Pazos-Capeáns et al.Case Studies Arousa Estuary (North West Spain) • Results: – Contamination factors of chromium considering every sampling station in all the campaigns in Arousa (P. 2010) .

2010) .Case Studies Arousa Estuary (North West Spain) (P. Pazos-Capeáns et al.

Pazos-Capeáns et al.Case Studies Arousa Estuary (North West Spain) (P. 2010) .

 Cr as a waste… How to deal with this tough guy? CR IN WASTEWATER .

(Motzer. • EPA standards: [Cr] in WW discharge < 0. 2005).1-0. ferrochromium industry. (ICDA.  Wastewater Disposal : chromium metal industry and chemical industry. 2005). stainless steel and chromium alloy industries. • Forms depend mainly on pH and on organic and/or inorganic wastes coming from the industrial processing.Cr in wastewater Cr Behavior in WW and Industrial Disposal Forms and Standards • Industries generate mainly a large amount of (Cr VI) [toxic] and (Cr III) [essential nutrients].5 mg/L {other countries: 0. . vMobility Solubility  Influence of pH  Influence of redox (Mohammad Abul Hossain and Mikio Kumita. 2007).5mg/l}    Industrial effluents contain [Cr(VI)] ≈10 to 100mg/L Cr Release by Industry Sector :  Dust or Fume Phase: chromite ore mining.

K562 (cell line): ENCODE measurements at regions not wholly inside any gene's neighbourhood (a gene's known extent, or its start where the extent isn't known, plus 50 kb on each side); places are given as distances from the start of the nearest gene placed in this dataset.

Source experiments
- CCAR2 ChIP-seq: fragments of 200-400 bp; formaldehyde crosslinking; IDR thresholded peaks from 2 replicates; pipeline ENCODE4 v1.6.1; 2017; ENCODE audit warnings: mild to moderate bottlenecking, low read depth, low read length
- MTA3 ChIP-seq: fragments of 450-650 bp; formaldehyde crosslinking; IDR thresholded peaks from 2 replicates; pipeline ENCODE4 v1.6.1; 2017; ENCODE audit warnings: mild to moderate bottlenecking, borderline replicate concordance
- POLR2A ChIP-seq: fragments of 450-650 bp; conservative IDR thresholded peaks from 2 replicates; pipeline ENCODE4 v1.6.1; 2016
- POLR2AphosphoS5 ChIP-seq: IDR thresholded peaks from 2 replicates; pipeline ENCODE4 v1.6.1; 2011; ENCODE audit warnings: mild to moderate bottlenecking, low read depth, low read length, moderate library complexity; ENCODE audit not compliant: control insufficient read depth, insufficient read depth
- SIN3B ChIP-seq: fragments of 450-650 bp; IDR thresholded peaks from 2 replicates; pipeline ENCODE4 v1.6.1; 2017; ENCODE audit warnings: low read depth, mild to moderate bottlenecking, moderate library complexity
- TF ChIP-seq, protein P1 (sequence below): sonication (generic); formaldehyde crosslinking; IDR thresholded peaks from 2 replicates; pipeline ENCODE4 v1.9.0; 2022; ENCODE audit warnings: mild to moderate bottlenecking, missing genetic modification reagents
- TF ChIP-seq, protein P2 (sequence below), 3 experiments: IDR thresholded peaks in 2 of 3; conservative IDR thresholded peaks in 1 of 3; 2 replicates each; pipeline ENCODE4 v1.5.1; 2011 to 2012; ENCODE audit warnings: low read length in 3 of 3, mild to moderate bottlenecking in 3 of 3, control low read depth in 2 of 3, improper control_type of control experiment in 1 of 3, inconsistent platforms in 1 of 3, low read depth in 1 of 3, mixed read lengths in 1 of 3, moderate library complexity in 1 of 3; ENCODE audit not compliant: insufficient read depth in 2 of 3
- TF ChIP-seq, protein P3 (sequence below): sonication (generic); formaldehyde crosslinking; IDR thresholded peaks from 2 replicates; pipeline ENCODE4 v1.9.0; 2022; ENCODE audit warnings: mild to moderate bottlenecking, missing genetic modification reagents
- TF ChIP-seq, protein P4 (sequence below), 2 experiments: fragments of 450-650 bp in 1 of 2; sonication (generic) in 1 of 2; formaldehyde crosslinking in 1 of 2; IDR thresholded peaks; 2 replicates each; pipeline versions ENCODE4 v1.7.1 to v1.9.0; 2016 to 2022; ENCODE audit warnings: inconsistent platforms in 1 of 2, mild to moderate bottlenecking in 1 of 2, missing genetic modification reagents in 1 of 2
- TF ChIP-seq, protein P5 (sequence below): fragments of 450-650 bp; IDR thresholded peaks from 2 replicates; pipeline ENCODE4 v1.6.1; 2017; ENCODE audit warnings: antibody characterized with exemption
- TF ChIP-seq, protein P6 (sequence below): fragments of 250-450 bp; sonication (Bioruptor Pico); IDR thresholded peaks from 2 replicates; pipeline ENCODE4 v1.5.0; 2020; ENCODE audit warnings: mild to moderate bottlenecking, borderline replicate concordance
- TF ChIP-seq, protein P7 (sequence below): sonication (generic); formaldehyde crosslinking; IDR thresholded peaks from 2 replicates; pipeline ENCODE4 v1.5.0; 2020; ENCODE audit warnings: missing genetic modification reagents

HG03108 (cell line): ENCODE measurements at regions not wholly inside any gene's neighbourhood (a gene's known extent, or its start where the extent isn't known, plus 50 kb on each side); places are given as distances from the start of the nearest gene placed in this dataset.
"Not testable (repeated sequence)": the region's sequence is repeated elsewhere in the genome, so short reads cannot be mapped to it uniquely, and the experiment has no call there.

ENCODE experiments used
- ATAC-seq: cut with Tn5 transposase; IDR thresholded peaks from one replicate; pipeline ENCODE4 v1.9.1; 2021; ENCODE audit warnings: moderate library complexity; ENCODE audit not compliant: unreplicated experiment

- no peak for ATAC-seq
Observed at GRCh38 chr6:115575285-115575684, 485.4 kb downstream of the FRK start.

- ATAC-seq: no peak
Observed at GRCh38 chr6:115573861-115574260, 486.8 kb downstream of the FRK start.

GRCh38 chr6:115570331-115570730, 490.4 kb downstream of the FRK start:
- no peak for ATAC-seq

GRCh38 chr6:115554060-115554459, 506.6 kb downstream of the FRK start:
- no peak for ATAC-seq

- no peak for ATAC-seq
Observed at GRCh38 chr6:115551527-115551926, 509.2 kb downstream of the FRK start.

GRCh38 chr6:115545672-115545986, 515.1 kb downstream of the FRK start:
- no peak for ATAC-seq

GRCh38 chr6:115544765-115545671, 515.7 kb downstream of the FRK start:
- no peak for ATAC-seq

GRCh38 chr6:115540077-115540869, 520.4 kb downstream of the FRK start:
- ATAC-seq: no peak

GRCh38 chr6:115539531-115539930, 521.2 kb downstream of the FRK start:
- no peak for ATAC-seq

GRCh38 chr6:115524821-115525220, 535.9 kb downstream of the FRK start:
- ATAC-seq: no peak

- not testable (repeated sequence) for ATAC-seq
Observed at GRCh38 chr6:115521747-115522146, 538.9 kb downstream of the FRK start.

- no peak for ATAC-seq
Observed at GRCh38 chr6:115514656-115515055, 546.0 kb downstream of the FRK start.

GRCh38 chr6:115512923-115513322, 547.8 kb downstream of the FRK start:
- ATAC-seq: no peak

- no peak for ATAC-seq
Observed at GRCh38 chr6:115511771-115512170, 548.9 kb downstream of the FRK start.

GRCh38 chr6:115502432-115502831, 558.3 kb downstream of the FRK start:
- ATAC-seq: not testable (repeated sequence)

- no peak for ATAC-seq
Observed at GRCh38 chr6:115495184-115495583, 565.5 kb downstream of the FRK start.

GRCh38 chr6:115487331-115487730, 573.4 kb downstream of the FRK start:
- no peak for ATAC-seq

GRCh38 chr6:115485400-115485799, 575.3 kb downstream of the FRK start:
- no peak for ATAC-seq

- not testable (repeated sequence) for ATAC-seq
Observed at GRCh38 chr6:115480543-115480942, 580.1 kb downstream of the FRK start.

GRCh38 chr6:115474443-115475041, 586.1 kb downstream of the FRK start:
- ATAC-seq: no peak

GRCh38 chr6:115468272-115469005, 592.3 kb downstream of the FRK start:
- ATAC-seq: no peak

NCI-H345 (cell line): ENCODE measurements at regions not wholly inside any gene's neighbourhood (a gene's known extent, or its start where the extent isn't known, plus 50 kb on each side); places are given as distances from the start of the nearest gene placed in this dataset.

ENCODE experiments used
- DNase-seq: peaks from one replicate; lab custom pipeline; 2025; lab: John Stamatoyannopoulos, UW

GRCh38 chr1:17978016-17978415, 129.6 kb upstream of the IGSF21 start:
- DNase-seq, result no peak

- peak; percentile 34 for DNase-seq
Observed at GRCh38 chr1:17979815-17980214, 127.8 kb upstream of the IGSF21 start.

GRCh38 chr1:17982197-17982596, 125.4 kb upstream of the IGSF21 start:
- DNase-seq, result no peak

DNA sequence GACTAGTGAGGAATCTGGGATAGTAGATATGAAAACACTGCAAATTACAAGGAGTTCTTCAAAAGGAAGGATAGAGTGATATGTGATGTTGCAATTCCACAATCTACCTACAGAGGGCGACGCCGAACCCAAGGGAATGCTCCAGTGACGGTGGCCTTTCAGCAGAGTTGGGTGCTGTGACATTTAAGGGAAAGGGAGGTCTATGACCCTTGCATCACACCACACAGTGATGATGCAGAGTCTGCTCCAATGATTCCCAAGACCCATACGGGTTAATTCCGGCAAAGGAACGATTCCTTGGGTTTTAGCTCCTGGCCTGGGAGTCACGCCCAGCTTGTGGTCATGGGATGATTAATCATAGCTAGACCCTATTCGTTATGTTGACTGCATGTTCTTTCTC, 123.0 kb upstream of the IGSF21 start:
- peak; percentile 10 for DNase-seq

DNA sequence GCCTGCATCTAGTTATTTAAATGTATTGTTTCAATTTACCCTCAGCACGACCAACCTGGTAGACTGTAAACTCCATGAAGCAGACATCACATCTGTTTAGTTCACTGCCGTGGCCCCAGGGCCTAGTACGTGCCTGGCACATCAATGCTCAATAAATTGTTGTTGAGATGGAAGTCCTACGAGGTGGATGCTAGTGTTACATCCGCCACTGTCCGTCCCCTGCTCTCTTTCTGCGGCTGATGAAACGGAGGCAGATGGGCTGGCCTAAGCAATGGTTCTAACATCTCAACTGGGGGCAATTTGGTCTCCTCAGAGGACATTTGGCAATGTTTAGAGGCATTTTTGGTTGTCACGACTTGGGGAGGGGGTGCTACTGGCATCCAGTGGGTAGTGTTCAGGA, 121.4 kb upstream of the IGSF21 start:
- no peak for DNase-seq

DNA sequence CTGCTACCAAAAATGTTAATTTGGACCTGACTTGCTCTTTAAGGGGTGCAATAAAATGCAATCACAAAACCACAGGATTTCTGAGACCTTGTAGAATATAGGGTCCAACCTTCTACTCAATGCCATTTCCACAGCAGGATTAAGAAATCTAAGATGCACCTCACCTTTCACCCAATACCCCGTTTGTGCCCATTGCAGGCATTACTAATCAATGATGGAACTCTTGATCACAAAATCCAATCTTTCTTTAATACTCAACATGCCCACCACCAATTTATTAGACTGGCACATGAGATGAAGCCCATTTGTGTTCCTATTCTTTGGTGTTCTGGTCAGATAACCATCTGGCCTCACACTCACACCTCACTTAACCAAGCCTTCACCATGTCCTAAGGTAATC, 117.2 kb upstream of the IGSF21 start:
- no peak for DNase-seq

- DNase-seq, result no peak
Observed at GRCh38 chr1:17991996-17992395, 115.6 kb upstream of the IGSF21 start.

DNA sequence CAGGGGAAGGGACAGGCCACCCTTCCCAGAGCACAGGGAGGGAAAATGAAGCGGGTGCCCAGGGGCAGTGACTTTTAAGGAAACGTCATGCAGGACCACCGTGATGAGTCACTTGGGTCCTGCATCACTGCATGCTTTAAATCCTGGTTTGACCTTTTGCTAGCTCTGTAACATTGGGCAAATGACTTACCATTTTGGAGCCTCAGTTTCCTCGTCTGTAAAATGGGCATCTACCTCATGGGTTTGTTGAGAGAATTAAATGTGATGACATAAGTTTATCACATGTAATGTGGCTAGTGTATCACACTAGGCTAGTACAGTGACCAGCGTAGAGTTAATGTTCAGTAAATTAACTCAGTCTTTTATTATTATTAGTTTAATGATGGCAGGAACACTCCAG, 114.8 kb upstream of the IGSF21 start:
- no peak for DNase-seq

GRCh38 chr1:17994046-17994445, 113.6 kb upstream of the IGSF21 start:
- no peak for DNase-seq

Chemical Reduction: Adding an electron donor such as S. Precipitation. Fe(II) or Fe(0) (Elisabeth L. Electro-dialysis and Granular Activated Carbon GAC. 2004) . Evaporation. Chemical Reduction. Hawley.Cr in wastewater Cr Treatment in WW and Industrial Disposal • •  Ion exchange. Reverse Osmosis RO.

2000) . aquatic plants. Hexadecylpyridine chloride • • •  NEW  Adsorption Using waste materials as low-cost adsorbents e.g. 2000) . pretreatment is performed to complex the Cr(III) or Cr(VI) by larger molecules e.g. MF or UF membranes.Cr in wastewater Cr Treatment in WW and Industrial Disposal  Membrane Filtration RO membranes operate at higher pressure  NF Thin Film Charged Surface (TFCS) nanofiltration membrane used for Cr(VI) removal.. bagasse fly ash. (Bohdziewicz. al. fungi … etc Hossainet al  Used Black Tea Leaves (UBTLs) has proved to be a low cost and high efficient in removing Cr (VI) in wastewater Hafiarle et.

C o n clu sio n O h w e m ade i t  Chromium (VI) is a bad xxx  But don’t worry. it can be fixed Any Questions !! .